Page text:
An Interview with Earl Plante ’94
Earl Plante ’94 Interview
April 22, 2013
In December of last year, longtime DGALA member Earl Plante ’94 was named CEO of San Francisco Pride, a non-profit corporation that produces the annual San Francisco Pride Celebration and Parade, which will be marking its 43rd anniversary over the weekend of June 29th and 30th this year. Prior to joining SF Pride, Earl worked in New York City as Development Director of the Latino Commission on AIDS. Earl also has served as Executive Director of One Voice PAC, a progressive political organization; as CEO of the National Black Justice Coalition, a national LGBT nonprofit organization; and as Development Director at the National Minority AIDS. Earl has also held previous senior management positions at Union Settlement Association, Gay Men of African Descent, Funders Concerned About AIDS, and the Empire State Pride Agenda. Earl recently spoke with Green Light about his work and life.(A condensed version of this interview appears in the June 2013 issue of Green Light.)
Would you tell us something about how you got involved in a career relating to LGBT social justice? What are its rewards and challenges? What advice would you give to young alums considering the field?
It’s about passion, being affiliated and believing in LGBT social justice. I wouldn’t spend my time and effort otherwise. We have a limited time on this earth and I want to make sure I’m giving my all. It’s a fundamental reward and challenge…you have to feel it at a very visceral level. So I would advise others to follow your bliss, and do whatever you can…in ways big and small to help move the larger movement forward in positive directions.
How has your Dartmouth background influenced you?
My time at Dartmouth was very instrumental in my life development. I was able to explore my mixed identity, in addition to dealing with my coming out in a very conservative environment.
How is your new job?
It is the most challenging and complex job I have had to date…on all levels it presents many opportunities for personal and professional growth.
What are some interesting and/or exciting things about San Francisco Pride?
This is an amazing time to be doing this work at the largest and most well-known pride celebration in the country. Never in my wildest dreams did I think that we would be on the precipice of obtaining marriage equality, but in June the Supreme Court will rule on Prop. 8 and DOMA (defense of marriage act) and who knows where these decisions will lead the global LGBT movement, more broadly.
How would you compare living and/or working in San Francisco with New York City?
A. San Francisco is a very tolerant and vibrant environment where everyone has an opinion and they are not shy about letting you know their viewpoints! In NYC, you can be more largely anonymous in your travels; in SF and in my role as CEO of SF Pride, I always “have to be on” as I never know what room I am traversing and what they might think of me or the organization.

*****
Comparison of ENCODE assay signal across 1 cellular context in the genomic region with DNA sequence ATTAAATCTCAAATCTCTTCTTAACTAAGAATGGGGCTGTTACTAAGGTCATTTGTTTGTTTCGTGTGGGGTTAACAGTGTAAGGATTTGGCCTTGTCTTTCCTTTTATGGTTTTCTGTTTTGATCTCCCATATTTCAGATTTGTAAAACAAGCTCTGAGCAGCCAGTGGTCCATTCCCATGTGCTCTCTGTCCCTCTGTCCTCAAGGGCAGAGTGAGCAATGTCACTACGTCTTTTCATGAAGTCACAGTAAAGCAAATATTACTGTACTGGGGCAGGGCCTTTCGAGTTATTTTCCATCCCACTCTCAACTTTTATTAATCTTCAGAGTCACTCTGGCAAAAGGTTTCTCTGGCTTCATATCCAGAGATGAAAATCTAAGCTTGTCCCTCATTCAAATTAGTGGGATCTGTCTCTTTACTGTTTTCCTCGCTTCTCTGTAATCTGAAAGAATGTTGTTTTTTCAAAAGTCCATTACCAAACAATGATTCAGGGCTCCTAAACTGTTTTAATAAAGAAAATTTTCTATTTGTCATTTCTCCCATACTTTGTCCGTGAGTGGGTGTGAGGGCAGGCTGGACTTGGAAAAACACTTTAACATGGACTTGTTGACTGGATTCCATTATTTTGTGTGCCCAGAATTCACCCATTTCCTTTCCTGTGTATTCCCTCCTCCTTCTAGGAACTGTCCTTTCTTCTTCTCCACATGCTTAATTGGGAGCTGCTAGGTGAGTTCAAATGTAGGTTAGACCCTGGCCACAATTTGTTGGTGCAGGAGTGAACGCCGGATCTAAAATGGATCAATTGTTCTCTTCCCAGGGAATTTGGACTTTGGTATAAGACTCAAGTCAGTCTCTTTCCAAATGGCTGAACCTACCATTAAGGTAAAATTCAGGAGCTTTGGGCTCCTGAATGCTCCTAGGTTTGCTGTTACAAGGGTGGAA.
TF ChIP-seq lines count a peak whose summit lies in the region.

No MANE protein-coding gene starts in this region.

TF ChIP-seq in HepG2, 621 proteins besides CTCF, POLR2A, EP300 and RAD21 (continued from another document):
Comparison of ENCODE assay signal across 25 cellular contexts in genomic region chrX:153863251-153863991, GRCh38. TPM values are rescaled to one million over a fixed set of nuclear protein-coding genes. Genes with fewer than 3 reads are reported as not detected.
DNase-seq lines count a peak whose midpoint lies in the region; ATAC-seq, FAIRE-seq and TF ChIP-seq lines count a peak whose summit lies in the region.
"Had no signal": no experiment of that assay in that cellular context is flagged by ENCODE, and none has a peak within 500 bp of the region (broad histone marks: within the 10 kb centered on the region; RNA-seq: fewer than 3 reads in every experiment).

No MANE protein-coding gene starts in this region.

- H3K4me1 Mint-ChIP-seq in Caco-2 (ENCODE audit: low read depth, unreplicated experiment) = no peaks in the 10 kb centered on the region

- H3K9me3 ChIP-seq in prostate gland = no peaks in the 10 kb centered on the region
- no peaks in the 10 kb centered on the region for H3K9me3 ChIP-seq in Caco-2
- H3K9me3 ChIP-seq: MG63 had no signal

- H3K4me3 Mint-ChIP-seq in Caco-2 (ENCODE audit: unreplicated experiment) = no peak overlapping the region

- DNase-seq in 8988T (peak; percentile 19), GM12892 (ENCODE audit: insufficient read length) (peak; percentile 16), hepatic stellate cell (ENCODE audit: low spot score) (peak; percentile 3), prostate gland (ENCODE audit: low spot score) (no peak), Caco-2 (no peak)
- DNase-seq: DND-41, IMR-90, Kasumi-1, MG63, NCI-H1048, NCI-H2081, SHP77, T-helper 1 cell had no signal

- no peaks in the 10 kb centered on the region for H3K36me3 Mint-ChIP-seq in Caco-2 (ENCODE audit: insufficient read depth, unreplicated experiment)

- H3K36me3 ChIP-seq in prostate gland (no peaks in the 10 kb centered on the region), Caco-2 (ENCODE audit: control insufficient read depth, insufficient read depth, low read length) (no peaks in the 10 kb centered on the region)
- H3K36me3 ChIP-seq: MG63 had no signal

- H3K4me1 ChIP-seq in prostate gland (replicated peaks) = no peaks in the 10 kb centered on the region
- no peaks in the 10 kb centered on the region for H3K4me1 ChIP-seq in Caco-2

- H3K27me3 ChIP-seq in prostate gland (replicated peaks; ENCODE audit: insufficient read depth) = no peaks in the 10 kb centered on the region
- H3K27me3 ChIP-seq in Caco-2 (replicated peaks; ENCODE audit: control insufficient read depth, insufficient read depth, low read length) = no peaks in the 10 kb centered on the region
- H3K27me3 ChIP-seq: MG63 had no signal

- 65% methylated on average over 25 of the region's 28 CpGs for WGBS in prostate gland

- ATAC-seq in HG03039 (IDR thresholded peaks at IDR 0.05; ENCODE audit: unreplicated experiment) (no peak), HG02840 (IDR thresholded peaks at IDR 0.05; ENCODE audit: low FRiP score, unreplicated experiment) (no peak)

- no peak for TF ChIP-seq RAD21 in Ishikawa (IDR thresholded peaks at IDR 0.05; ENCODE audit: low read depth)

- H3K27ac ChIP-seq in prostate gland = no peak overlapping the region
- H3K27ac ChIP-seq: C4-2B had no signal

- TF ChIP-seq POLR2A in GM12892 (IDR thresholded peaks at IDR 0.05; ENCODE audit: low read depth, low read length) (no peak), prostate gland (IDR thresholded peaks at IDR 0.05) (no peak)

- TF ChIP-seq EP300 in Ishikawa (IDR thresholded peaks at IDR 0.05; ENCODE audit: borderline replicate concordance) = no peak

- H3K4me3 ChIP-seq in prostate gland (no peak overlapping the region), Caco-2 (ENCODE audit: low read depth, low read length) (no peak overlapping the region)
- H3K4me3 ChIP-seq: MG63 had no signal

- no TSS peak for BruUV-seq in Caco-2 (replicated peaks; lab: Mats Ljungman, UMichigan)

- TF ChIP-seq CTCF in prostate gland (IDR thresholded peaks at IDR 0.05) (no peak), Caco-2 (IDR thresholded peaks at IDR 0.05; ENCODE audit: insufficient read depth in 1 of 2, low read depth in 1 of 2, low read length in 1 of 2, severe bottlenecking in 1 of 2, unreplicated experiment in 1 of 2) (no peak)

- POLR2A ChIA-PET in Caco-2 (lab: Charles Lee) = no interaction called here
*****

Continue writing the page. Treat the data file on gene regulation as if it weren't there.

What are your thoughts about Dartmouth today?
My perception from afar is that it is a far, more accepting environment. It’s now about living your own truth and that’s something we can all admire and aspire to in our daily lives. And looking back, I am also very proud of my tenure at head of DaGLO/Dartmouth Rainbow Alliance and I hope it made a difference on campus and beyond. It’s definitely a heady time to be living and doing this work. We are seeing transformational change happen right before our eyes, especially with the progress of our LGBT youth, however, that does not mean there is not more progress to be made, but our enemies must see that the writing is on the wall…a generational shift is occurring in literal and figurative terms….change is coming in the political, economic and social domains in not just America, but the world writ large….and its energizing and inspiring to play a small part in this positive overall development.
An Interview with Dana Bevan ’69
Dana Bevan ’69 Interview
May 2, 2013
Dana Bevan ’69 has just released “The Transsexual Scientist: Have you ever wondered what the experience of transsexualism or transgenderism is like or what causes these phenomena?” As the title indicates, Dana is a transgender scientist, and her work brings both a scientific and personal perspective to the origins and experience of transsexualism and transgenderism. Her book, which will be noted in an upcoming Dartmouth Alumni Magazine, is available online at Amazon. Dana recently spoke with Green Light about her book and her life. (A condensed version of this interview appears in the June 2013 issue of Green Light.)
You describe yourself as transsexual? How does that term differ from transgender?
Transgender is an umbrella word that refers to a person whose gender behavior is incongruent with the sex they were assigned at birth. The rules of most cultures require people to follow arbitrary gender behavior categories that are associated with their culturally assigned natal sex. Transgender people find that their assigned behavior category is not congruent with their innate disposition. Sex and gender are not the same thing, despite the current trend of conflating them. Conflating sex and gender perpetuates stereotyping. Sex refers to organs and gender refers to behavior.
Most transgenders (about 80-90%) move back and forth between gender behavior categories through crossdressing, but transsexuals want to remain permanently in the gender behavior category that fits their innate disposition. Transsexuals seek to permanently modify their bodies, their declared gender, their voices and their behavior. Transsexuals do this with hormones, facial electrolysis, plastic surgery, and voice lessons.
For the purposes of research I treat transgenderism and transsexuality (TSTG) as one phenomenon. Many transgendered people become transsexuals. Most important, there is no scientific evidence to distinguish between the two, other than the frequency of TG presentation.
How did being a transgender person affect your life at Dartmouth during the 1960s?
It affected my life in three ways. First, I attempted to “get over” my transsexuality by engaging in highly masculine activities including football and ROTC. This is very common for male-to-female transsexuals but it does not work in the long term. I did enjoy a course by Louie Morton in the History Department on military technology which helped me in my career. Second, I was extremely lonely because I could not tell anyone about my transsexuality. It made male friendships and dating awkward. Third, I managed to find out through coursework and library research that TSTG was a naturally occurring biological phenomena which has occurred in most all times and cultures. This made me believe that there was nothing “wrong” with me in spite of how most cultures view TSTG.
How did you come to be involved in scientific research relating to transsexualism and transgenderism?